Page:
What Peter Tatchell is doing is exhibiting some remarkably simple philosophical assumptions that go back to a Franciscan monk from England in the Fourteenth Century.  He greatly simplified Western philosophy for the worse.  The colloquialism “Ockham’s razor” refers to the handy thinking technique of always going for the simplest explanation as most likely to be true.  Combined with that is his nominalist idea that nothing has meaning outside of the names we give them.  We have seen these errors lead to reductionism and revolution throughout European history.

This might seem like an overly intellectual point to make, but it explains Peter Tatchell’s lazy thinking.  For him one explanation to all social organisation is enough – discrimination causing inequality.  Politics is then reduced to combating this one overwhelming mischief and all questions are understood in the exclusive light of this ideological outlook.  That is applying Ockham’s razor and thereby it ignores nuance and complexity.  It is a convenient thinking mechanism that avoids engaging with nuance and layers of meaning.  Secondly Tatchell is assuming that we simply give names to things and that therefore they have no inherent or transcendental quality.  Therefore, it does not matter to him a jot, that the Monarchy claims the right to its hereditary succession.  These are just words for him.

This way of thinking is at the root of totalitarian ideologies where everything is defined within the context of an ideology.  Peter Tatchell without reflection no doubt regards himself as open-minded and as an opponent of oppression.  What he really is advocating is a simplistic approach that is the beginning of a slippery approach to totalitarianism.  He takes account of no other arguments apart from his own, dismissing alternative perspectives as mere words.  This is the very approach that even a historical empiricist leads to very ugly and dark places.  These people with their simplistic and all-encompassing accounts, whether it be Black Lives Matter or Bolshevism, or Jacobinism initiate a dangerous process, unforeseen by them, that can lead to the guillotine or indeed to Ipatiev house.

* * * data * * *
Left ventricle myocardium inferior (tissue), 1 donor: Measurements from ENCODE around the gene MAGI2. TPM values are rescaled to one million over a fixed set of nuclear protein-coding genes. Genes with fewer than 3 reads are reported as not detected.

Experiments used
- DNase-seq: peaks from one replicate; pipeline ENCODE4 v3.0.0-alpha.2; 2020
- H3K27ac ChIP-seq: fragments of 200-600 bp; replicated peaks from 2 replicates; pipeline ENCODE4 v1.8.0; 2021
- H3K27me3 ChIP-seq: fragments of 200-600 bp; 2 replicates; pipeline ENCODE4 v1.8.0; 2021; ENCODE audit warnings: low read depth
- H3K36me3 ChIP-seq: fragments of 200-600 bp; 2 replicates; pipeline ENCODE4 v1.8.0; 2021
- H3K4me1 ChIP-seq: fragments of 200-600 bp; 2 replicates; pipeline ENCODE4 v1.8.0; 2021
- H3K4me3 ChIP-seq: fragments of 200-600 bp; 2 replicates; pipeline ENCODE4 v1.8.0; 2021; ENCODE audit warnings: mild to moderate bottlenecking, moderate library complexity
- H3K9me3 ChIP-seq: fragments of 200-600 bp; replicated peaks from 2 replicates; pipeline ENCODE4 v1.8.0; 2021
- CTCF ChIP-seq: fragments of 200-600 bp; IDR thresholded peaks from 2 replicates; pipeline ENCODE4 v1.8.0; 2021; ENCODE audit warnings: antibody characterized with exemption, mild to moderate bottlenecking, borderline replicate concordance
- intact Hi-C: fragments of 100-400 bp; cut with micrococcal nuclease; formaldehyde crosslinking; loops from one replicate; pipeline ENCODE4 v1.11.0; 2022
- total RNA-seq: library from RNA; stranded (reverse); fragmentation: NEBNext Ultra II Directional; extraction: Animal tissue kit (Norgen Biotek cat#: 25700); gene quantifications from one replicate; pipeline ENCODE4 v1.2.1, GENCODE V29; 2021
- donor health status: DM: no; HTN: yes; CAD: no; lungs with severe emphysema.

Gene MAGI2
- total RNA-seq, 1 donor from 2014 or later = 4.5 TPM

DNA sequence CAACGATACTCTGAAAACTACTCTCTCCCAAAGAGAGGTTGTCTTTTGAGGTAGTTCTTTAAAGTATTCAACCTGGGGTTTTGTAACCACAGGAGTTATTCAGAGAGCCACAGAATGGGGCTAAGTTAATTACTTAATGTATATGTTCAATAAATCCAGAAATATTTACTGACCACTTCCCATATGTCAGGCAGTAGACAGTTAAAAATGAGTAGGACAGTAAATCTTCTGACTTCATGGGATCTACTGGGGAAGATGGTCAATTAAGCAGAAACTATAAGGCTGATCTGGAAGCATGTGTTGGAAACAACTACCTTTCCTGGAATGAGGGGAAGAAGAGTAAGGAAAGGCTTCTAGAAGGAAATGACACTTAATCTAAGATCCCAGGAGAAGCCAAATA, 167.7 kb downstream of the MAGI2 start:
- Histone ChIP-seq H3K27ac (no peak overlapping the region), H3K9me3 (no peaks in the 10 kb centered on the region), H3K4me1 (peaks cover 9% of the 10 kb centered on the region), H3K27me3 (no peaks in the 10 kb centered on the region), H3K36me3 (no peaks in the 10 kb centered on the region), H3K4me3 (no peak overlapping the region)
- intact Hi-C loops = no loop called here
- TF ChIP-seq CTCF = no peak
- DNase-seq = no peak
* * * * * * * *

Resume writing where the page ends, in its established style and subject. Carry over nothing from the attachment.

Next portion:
Never trust the Ockhamites with their glib and reductionist philosophy.  This drift towards totalitarianism is inherent in the very philosophy and not simply because “fascists” like Stalin hijack the pure agenda.  It is this very simplicity of their answers that brings the danger, because the natural assumption is that the ends justify the means, as opposition is just reactionary prejudice or words.   Put in more friendly and folksy language it will be said “you have to break a few eggs to make an omelette”.   This is because no other claim against their simplistic goal can be tolerated or given credibility.  So much for open-mindedness.  We see this already with the BLM attacks and violence in the streets – the other moral claims, law and order, respect for the past, forgiveness are all invalid in the face of one overwhelmingly simplistic claim.

A one-answer philosophy is very dangerous.  It has throughout history usually manifested itself as an attack upon tradition and monarchy.  Here we have yet one more example of the simple answer that takes no account of other arguments, tradition, meaning or nuance.  It is not only stupid; it is highly dangerous.

So, Peter Tatchell, instead of tweeting (a format that encourages the Ockhamite razor that cuts so dangerously), listen to the other valid arguments that mean equality of outcome does not trump every tradition, right or privilege.  Put down the Twitter megaphone and reflect that however virtuous your own goals are, eggs might be Faberge and have a value too high to be plunged into your omelette.